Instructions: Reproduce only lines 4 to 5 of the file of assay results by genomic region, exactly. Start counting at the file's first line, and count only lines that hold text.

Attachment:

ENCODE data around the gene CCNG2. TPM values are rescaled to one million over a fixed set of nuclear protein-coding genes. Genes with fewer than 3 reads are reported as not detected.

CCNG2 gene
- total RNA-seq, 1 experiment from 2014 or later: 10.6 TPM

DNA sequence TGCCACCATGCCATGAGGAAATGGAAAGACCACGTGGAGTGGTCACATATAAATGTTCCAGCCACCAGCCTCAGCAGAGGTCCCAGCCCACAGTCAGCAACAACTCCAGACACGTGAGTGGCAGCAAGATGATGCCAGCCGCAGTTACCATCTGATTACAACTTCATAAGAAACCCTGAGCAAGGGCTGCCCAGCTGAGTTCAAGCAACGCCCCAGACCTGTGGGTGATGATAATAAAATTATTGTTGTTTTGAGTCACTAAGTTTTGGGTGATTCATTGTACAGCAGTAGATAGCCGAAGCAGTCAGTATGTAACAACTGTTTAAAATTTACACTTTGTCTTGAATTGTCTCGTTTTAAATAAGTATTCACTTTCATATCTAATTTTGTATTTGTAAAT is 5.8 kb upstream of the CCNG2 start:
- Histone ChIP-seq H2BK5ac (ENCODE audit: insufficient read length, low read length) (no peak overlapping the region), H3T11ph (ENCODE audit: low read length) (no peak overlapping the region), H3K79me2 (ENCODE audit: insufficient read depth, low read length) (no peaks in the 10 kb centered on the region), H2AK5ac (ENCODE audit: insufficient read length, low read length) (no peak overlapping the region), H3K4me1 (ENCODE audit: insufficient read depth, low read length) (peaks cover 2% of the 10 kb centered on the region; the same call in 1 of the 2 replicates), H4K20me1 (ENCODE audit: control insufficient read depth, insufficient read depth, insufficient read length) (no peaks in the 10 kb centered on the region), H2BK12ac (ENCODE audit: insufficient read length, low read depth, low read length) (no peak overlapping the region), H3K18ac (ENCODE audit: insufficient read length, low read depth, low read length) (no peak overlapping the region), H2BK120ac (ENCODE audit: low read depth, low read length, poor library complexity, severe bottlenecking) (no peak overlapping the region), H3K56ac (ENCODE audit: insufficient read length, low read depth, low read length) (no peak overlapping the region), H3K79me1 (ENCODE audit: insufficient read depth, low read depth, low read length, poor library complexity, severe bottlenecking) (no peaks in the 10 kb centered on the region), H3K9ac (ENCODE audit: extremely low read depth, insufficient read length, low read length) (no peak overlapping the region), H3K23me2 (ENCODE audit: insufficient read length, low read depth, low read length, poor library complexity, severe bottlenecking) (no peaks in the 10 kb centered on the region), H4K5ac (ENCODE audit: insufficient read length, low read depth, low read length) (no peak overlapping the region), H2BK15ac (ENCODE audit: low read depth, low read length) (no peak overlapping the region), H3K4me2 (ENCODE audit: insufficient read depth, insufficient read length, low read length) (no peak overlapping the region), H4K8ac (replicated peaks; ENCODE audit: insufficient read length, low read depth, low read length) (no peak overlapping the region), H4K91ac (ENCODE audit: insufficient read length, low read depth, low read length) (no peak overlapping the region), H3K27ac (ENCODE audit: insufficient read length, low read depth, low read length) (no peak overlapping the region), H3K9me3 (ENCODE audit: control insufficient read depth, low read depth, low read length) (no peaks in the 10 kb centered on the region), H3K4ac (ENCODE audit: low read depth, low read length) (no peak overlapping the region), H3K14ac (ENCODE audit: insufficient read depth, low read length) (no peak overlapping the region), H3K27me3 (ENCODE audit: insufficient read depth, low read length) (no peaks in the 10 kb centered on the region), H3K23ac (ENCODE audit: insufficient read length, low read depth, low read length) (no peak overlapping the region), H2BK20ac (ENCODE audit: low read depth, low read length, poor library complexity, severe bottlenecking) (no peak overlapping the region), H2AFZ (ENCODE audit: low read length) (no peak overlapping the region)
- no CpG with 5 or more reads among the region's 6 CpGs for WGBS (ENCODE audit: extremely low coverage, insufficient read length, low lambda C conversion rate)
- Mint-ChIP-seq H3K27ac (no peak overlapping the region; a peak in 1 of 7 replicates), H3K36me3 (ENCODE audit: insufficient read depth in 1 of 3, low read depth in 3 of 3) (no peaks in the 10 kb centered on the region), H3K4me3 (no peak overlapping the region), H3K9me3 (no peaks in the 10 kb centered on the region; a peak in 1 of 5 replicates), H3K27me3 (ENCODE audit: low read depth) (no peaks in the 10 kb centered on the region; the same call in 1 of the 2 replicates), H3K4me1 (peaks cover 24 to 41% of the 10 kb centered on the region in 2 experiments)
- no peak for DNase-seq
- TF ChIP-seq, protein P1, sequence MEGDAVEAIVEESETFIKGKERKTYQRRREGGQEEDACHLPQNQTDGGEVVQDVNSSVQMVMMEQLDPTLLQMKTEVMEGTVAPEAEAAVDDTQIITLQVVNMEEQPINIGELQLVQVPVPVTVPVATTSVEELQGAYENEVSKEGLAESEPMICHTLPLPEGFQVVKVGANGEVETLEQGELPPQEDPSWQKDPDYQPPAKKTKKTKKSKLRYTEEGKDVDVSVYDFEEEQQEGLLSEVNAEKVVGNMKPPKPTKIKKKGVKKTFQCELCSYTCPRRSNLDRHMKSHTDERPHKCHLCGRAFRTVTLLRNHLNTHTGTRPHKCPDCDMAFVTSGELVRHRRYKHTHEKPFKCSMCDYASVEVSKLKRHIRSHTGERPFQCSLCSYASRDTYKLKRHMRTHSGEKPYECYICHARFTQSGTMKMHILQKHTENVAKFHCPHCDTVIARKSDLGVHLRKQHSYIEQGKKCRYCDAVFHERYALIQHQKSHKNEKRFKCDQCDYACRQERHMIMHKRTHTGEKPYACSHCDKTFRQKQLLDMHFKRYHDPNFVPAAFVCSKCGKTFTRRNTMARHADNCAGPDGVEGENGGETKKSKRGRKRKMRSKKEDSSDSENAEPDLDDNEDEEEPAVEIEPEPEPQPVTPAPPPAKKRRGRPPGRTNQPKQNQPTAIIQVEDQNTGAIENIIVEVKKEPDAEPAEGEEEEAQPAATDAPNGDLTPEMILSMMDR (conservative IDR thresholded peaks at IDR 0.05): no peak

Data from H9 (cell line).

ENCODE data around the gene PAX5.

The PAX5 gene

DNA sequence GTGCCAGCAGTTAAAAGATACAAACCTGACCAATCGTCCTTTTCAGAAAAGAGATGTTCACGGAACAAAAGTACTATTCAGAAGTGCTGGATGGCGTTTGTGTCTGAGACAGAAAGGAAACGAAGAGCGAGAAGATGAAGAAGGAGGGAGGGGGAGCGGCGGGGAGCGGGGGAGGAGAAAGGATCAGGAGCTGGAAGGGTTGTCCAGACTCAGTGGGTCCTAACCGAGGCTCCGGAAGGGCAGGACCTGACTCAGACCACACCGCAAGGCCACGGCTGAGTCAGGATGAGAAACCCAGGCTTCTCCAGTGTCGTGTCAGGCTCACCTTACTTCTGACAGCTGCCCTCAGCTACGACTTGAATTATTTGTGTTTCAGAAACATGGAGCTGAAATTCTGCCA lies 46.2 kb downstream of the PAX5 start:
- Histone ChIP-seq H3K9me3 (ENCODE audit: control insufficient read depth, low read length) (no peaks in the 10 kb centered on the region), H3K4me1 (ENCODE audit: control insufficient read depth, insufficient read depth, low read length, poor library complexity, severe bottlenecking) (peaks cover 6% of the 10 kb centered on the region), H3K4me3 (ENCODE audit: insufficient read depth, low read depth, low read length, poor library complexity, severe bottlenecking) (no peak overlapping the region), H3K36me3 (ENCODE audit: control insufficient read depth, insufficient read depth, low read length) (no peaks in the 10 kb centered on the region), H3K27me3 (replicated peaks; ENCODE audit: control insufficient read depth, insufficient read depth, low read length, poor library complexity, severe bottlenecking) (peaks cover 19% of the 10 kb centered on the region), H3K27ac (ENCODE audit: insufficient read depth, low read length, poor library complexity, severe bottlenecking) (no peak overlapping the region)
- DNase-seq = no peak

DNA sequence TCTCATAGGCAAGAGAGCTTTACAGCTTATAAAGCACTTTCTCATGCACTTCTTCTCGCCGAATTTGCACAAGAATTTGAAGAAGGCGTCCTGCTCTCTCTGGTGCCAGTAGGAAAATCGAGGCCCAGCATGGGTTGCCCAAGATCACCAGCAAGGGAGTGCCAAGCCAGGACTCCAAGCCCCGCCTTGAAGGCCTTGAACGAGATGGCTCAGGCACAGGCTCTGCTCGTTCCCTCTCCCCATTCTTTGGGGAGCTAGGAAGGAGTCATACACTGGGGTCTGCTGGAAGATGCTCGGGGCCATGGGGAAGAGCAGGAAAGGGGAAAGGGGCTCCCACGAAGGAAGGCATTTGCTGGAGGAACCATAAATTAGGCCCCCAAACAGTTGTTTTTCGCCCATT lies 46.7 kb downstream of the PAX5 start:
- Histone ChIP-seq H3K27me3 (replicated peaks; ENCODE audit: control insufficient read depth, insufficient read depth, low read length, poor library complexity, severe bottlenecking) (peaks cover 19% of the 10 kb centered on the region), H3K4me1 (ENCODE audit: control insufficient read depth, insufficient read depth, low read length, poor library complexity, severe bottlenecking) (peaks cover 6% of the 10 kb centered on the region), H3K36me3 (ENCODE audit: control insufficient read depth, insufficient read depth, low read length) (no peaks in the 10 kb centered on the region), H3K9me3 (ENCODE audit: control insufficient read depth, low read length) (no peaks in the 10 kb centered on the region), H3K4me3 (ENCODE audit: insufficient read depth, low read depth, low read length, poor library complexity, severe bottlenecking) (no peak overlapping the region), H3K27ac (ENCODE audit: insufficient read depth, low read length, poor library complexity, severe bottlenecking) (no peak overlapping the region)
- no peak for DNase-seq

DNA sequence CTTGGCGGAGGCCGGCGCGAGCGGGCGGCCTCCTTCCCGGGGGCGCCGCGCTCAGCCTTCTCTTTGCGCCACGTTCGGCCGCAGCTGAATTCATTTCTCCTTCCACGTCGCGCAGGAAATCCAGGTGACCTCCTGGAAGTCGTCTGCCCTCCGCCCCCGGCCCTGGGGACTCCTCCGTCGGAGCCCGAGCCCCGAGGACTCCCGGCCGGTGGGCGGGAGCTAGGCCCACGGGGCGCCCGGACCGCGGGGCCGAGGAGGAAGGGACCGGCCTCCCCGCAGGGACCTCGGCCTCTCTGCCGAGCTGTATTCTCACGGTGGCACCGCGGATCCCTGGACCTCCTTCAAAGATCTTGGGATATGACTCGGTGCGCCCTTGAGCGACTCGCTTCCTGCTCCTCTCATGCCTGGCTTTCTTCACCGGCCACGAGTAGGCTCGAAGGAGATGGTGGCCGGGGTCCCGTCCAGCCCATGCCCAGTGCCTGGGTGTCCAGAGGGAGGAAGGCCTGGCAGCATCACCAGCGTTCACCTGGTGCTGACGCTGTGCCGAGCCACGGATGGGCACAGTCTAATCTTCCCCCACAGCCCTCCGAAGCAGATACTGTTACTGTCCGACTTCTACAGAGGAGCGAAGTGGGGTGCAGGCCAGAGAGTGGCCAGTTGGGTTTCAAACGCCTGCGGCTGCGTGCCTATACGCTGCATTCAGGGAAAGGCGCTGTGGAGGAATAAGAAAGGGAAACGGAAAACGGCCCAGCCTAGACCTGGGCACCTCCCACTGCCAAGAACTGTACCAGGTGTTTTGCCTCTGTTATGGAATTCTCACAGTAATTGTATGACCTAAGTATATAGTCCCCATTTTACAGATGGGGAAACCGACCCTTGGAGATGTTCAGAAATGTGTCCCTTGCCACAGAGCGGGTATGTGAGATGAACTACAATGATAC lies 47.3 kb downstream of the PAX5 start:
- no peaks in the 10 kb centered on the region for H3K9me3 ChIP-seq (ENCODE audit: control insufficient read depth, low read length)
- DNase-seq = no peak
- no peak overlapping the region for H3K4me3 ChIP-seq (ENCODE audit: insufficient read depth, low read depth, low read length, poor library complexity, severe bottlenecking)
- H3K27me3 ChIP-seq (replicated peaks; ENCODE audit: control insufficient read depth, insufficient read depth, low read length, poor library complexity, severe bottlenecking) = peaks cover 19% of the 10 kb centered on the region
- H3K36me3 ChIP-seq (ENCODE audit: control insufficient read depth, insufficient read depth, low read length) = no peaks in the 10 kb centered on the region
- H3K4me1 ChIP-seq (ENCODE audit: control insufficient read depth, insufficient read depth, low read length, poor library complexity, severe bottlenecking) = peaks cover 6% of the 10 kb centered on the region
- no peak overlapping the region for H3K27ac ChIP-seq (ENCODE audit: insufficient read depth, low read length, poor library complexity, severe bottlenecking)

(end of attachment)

DNA sequence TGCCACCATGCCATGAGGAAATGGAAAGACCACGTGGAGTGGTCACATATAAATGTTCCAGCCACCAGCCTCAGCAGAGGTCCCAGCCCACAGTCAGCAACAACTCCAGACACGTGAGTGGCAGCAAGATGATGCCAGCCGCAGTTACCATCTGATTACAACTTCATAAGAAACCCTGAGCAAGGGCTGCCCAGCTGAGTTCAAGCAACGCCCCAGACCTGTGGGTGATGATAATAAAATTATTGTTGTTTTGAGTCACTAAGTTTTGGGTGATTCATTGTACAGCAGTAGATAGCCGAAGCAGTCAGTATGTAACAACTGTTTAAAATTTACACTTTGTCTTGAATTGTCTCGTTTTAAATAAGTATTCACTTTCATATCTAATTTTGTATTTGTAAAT is 5.8 kb upstream of the CCNG2 start:
- Histone ChIP-seq H2BK5ac (ENCODE audit: insufficient read length, low read length) (no peak overlapping the region), H3T11ph (ENCODE audit: low read length) (no peak overlapping the region), H3K79me2 (ENCODE audit: insufficient read depth, low read length) (no peaks in the 10 kb centered on the region), H2AK5ac (ENCODE audit: insufficient read length, low read length) (no peak overlapping the region), H3K4me1 (ENCODE audit: insufficient read depth, low read length) (peaks cover 2% of the 10 kb centered on the region; the same call in 1 of the 2 replicates), H4K20me1 (ENCODE audit: control insufficient read depth, insufficient read depth, insufficient read length) (no peaks in the 10 kb centered on the region), H2BK12ac (ENCODE audit: insufficient read length, low read depth, low read length) (no peak overlapping the region), H3K18ac (ENCODE audit: insufficient read length, low read depth, low read length) (no peak overlapping the region), H2BK120ac (ENCODE audit: low read depth, low read length, poor library complexity, severe bottlenecking) (no peak overlapping the region), H3K56ac (ENCODE audit: insufficient read length, low read depth, low read length) (no peak overlapping the region), H3K79me1 (ENCODE audit: insufficient read depth, low read depth, low read length, poor library complexity, severe bottlenecking) (no peaks in the 10 kb centered on the region), H3K9ac (ENCODE audit: extremely low read depth, insufficient read length, low read length) (no peak overlapping the region), H3K23me2 (ENCODE audit: insufficient read length, low read depth, low read length, poor library complexity, severe bottlenecking) (no peaks in the 10 kb centered on the region), H4K5ac (ENCODE audit: insufficient read length, low read depth, low read length) (no peak overlapping the region), H2BK15ac (ENCODE audit: low read depth, low read length) (no peak overlapping the region), H3K4me2 (ENCODE audit: insufficient read depth, insufficient read length, low read length) (no peak overlapping the region), H4K8ac (replicated peaks; ENCODE audit: insufficient read length, low read depth, low read length) (no peak overlapping the region), H4K91ac (ENCODE audit: insufficient read length, low read depth, low read length) (no peak overlapping the region), H3K27ac (ENCODE audit: insufficient read length, low read depth, low read length) (no peak overlapping the region), H3K9me3 (ENCODE audit: control insufficient read depth, low read depth, low read length) (no peaks in the 10 kb centered on the region), H3K4ac (ENCODE audit: low read depth, low read length) (no peak overlapping the region), H3K14ac (ENCODE audit: insufficient read depth, low read length) (no peak overlapping the region), H3K27me3 (ENCODE audit: insufficient read depth, low read length) (no peaks in the 10 kb centered on the region), H3K23ac (ENCODE audit: insufficient read length, low read depth, low read length) (no peak overlapping the region), H2BK20ac (ENCODE audit: low read depth, low read length, poor library complexity, severe bottlenecking) (no peak overlapping the region), H2AFZ (ENCODE audit: low read length) (no peak overlapping the region)